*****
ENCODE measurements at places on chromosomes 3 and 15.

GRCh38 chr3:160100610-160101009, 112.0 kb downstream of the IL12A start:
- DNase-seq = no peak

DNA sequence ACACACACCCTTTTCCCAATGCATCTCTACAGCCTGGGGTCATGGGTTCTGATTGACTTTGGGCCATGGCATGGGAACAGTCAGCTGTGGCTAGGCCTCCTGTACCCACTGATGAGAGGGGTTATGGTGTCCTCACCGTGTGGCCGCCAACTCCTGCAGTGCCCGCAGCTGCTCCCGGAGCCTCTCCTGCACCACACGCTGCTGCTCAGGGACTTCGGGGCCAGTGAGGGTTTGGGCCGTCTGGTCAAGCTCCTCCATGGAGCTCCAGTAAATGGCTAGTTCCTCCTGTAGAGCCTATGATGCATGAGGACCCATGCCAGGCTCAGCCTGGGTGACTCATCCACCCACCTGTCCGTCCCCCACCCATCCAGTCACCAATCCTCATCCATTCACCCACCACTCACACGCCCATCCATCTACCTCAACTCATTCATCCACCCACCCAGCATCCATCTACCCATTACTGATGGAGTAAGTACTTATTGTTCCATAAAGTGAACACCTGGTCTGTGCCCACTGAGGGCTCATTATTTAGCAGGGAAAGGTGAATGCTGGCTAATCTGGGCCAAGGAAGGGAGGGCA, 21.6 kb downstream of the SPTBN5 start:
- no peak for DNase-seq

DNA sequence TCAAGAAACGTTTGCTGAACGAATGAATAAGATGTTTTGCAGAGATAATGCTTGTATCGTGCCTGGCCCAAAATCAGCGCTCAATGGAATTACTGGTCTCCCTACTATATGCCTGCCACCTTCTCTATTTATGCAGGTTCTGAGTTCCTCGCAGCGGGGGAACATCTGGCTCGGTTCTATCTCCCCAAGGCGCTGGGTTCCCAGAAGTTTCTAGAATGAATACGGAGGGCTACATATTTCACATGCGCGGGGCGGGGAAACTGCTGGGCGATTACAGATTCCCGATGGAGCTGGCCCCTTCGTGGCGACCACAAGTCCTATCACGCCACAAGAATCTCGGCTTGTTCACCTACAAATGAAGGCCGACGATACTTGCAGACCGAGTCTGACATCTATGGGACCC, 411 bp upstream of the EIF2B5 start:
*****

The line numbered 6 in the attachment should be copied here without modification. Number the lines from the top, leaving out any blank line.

DNA sequence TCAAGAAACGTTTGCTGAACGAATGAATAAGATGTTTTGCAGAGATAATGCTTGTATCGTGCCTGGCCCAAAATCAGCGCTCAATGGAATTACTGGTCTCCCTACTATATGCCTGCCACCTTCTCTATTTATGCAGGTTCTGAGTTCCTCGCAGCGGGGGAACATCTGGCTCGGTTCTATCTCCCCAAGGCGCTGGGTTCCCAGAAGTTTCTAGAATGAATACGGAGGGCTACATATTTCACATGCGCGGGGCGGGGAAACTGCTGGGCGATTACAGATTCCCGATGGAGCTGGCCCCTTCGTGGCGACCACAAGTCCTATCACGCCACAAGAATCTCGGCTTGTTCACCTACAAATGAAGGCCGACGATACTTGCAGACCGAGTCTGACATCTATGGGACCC, 411 bp upstream of the EIF2B5 start: